China's latest astronauts to launch into space have landed on a series of stamps and related postal souvenirs celebrating their ongoing mission.
Jing Haipeng and Chen Dong, who docked their Shenzhou 11 spacecraft to China's Tiangong-2 space lab on Tuesday (Oct. 18) beginning a month-long stay at the complex, are featured on the new postage stamps issued by the China National Philatelic Corporation, which is authorized by the China Post to sell stamp products to the public.
The stamps feature the portraits of Jing and Chen. A third issue depicts the crew's Shenzhou 11-Tiangong 2 mission patch. There is also a dated pictorial cancellation mark that includes an image of the two spacecraft docked together. [Spotting Tiangong-2: How to See China's New Space Lab Overhead]
The China National Philatelic Corporation is also offering stamped envelopes — "covers" as referred to by collectors — that are adorned with photos of the taikonauts and a graphic design showing the launch of their Long March 2F rocket. The stamps and covers, which were first issued on Oct. 17, are offered individually or as sets presented in collectible folders.
Jing, who turned 50 on board Tiangong-2 on Monday (Oct. 24), is the first Chinese astronaut to make three flights into space. As part of his current mission, Jing is filing journals for the state-run Xinhua news agency.
"This is my third time to fly into space," wrote Jing. "This is also my second time to enter a Tiangong. Tiangong-1 was quite good, but Tiangong-2 is much more comfortable. It is perfect in layout, decoration and matching of colors."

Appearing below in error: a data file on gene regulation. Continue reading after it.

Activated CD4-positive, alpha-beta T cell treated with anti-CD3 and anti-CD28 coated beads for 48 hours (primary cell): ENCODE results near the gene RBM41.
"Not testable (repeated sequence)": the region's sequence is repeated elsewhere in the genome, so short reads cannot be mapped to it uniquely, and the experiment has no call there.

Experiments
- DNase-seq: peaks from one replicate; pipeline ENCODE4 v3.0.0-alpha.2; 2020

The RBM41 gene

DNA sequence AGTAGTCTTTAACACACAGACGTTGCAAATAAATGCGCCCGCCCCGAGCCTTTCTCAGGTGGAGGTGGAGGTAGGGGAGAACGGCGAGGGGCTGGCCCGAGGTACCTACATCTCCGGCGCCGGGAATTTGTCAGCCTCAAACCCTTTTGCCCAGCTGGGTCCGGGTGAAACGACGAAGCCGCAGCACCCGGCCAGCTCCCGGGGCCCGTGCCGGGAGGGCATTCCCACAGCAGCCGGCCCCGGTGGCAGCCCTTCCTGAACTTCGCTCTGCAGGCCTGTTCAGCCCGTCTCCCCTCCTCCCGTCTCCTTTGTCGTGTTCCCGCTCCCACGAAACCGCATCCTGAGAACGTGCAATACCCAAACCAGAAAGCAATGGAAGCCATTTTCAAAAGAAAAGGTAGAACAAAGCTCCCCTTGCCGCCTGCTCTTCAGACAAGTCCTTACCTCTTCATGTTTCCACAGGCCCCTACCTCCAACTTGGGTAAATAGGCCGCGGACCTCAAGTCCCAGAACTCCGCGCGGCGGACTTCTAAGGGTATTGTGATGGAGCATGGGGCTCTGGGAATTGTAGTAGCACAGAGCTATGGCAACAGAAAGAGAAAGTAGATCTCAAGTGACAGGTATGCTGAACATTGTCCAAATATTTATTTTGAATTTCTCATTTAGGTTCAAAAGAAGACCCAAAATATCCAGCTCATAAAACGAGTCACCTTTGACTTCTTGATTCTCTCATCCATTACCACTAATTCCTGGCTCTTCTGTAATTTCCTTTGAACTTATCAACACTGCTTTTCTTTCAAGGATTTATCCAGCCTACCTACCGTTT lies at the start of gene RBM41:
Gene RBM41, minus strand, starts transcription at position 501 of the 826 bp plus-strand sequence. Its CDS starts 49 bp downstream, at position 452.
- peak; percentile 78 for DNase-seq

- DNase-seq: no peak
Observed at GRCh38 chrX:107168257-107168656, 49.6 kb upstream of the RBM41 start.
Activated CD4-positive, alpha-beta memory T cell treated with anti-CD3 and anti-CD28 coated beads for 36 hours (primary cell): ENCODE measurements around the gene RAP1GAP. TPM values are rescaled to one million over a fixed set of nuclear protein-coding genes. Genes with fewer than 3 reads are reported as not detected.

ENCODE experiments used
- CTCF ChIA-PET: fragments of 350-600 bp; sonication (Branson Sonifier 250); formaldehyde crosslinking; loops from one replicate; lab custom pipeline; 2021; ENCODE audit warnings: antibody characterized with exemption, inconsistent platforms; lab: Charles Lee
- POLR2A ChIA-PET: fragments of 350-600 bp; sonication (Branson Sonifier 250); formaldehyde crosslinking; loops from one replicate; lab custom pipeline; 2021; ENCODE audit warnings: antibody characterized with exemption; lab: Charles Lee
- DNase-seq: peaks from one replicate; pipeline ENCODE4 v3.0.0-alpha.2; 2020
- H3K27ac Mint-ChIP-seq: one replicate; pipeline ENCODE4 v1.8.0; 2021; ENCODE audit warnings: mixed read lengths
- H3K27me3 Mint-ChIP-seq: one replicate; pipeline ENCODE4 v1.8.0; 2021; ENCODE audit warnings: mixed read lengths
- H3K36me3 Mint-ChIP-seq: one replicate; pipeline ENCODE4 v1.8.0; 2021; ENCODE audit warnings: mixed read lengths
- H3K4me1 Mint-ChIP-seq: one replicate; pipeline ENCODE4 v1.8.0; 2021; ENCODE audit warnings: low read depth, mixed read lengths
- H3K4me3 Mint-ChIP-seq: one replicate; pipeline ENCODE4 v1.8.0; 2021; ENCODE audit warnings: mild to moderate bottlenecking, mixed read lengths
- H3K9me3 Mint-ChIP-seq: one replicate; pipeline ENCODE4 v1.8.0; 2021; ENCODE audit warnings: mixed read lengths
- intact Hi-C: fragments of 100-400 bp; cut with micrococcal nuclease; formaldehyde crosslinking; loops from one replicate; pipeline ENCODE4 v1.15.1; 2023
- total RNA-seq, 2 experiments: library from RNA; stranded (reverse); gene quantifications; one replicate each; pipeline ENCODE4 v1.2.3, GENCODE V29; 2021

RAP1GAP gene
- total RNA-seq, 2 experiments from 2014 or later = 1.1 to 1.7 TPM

Shenzhou 11 is Chen's first spaceflight. He, too, is writing reports about his experience for Xinhua.
"Being in space for the first time is unusual," Chen wrote. "My big brother Jing Haipeng has really helped me adjust to life up here, and I am slowly getting used to the feeling of zero gravity, and, you know what — I'm starting to enjoy it more and more."
In addition to penning journals, the astronauts have also begun conducting an array of experiments on Tiangong-2, including working on a student-suggested study of live silkworms to see how the larvae react to the microgravity environment.
The orbiting laboratory, which is intended as a precursor to a Chinese modular space station, is also equipped with a cold atomic clock and a gamma ray burst study, the latter a joint project by Swiss, Polish and Chinese scientists.
Shenzhou 11 is not the first Chinese crewed mission to be honored on the country's stamps. Similar commemorative issues date back to China's first taikonaut in space, Yang Liwei, and his Shenzhou 5 mission in 2003.
China also established a "virtual post office" aboard its first space lab, Tiangong-1, in 2011. The so-called "China Post Space Office" invited the public to e-mail visiting taikonaut crews. They could also purchase stamps and covers via a ground-based counterpart office in Beijing Aerospace City.
See more photos of China's new Shenzhou 11-Tiangong-2 stamps at collectSPACE.